We’ve had some absolutely fantastic ladder matches in WWE history, but I’d rank this one pretty highly on the list. I loved that the ladder wasn’t the focal point of the match - these two used the ladder when it made sense but otherwise just beat the tar out of each other.
Ambrose was great and Rollins more than made up for any backslide he’s suffered over the last few months. Much like Joker and the Batman, I hope these two are destined to do this forever - they can continue to on-again off-again feud for the next 5-10 years and I’ll enjoy the heck out of it.
As I said before, I think I’m better off for not watching every minute of Money in the Bank. I’ve written about this before, but a lot of people would stop complaining and do more #PromotingPositivity if they were a little more selective in their viewing habits. Do you think Ryback stinks? Don’t watch him! Are you tired of WWE not giving Divas a chance? Take a break from them! You’ll feel better in the long run, I assure you.
I’m going to call it a toss up between Cena / Owens and Ambrose / Rollins for match of the night. Both were excellent back and forth contests that told quality stories. MITB was solid enough and while I still have questions about the tag title picture, I enjoyed what I saw.
The “DC Digest” edition of MITB gets a solid A from me.
What do YOU think? Be Heard.
It is a well-known fact that DC Matthews, and really the NAIborhood in general, loves the concept of a stable. Travel back through the Twitter and article histories and you’ll see countless discussions about who should team with who, what the angle should be, etc.
Over the last few years, the concept of a “stable” has shifted. Gone are the days of the Horsemen and the nWo. In today’s WWE, you’ve got two types of stables.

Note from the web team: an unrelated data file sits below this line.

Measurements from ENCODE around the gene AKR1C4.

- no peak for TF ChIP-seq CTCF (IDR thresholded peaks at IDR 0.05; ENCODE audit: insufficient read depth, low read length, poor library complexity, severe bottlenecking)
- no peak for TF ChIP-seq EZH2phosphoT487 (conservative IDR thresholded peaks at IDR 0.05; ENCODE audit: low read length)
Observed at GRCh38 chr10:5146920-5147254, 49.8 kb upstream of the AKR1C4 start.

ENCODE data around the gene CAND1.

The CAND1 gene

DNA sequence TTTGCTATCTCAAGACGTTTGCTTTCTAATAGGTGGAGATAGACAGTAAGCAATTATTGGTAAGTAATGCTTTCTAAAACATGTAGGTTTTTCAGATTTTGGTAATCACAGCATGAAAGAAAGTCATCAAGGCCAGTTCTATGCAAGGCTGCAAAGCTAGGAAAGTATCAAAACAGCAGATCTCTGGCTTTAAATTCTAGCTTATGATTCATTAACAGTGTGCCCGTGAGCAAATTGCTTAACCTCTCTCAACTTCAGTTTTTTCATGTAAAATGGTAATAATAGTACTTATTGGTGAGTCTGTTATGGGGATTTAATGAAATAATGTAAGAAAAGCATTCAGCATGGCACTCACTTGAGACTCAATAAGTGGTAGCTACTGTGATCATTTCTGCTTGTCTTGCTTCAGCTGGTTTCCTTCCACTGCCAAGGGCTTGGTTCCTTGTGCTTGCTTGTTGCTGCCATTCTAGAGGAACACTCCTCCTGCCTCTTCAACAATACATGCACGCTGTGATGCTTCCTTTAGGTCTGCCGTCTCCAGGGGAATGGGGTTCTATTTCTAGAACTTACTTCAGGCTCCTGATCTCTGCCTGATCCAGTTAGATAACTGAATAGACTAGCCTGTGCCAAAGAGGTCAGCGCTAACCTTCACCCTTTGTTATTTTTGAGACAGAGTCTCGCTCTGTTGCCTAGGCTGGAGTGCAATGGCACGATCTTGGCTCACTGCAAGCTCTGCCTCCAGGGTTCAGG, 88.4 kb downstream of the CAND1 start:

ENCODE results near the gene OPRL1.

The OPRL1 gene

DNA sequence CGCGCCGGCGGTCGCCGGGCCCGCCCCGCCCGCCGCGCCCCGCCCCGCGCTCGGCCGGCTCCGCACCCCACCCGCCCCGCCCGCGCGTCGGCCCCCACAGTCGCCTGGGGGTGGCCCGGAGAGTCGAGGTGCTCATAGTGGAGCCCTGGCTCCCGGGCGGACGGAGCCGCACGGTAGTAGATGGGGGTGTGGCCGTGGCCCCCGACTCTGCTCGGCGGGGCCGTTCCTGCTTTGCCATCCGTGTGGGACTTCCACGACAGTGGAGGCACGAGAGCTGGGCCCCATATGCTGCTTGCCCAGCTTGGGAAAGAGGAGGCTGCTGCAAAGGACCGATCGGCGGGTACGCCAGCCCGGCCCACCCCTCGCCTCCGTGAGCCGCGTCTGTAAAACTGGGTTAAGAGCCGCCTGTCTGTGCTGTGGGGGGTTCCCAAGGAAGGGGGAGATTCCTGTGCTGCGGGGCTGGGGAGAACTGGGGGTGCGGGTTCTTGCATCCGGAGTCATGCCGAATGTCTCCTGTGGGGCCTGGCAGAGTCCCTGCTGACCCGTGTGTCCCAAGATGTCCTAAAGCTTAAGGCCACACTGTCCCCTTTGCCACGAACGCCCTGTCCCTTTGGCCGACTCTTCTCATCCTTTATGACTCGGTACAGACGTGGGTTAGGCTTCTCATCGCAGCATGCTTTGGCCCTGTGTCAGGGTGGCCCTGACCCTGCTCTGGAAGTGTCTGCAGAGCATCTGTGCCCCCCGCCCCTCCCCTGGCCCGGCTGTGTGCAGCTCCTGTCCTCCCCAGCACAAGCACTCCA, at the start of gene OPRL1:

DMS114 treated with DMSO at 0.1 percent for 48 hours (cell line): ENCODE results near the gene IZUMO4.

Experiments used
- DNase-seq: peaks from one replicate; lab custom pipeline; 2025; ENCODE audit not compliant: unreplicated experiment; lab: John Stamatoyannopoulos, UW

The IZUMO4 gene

The Authority: A group of individuals focused solely on the protection of their star, with some occasional dips into promoting their own “best for business” agenda.
A trio: 3 guys uniting for a single cause. Not 4. 5 is right out. It has to be 3.
While there have been many famous triads in wrestling history (New Day is, hopefully, turning some curious fans onto the success of the Fabulous Freebirds), this recent trend can be traced back to two major groups - The Shield and The Wyatt Family. These two trios had countless battles, mainly against each other, and seemed to dominate pro wrestling for a brief period.
Yet, looking back on it, this is a tale of two trios. While The Shield is lauded, praised and seems destined for Hall of Fame greatness, the Wyatts are mainly an example of “what might have been.” Why is that? Why did one trio succeed while the other faltered, when both seemed poised to take over the world? As with any good question, there’s multiple answers here, so let’s take a look back and see what happened.
Both these groups had almost an identical amount of time as a stable, though some might make the argument (and I hope they’re right) that the Wyatts’ aren’t done wreaking familial havoc.
The Shield made their debut in November of 2012 and famously (and, oddly enough, on the exact day of this writing) broke up on June 2nd of 2014. That’s a little over 18 months.
The Wyatt’s didn’t debut on WWE programming until July of 2013, though they lasted longer as a unit, going until their odd dissolution in December of 2014. Again, just about a year and a half.
Despite the similarities, in objective hindsight, it appears that the Shield broke up at the exact right moment. Nobody seemed to question their direction leading up to the split, and while people were excited for what it meant for the futures of Rollins, Ambrose and Reigns, it was still a very emotional split.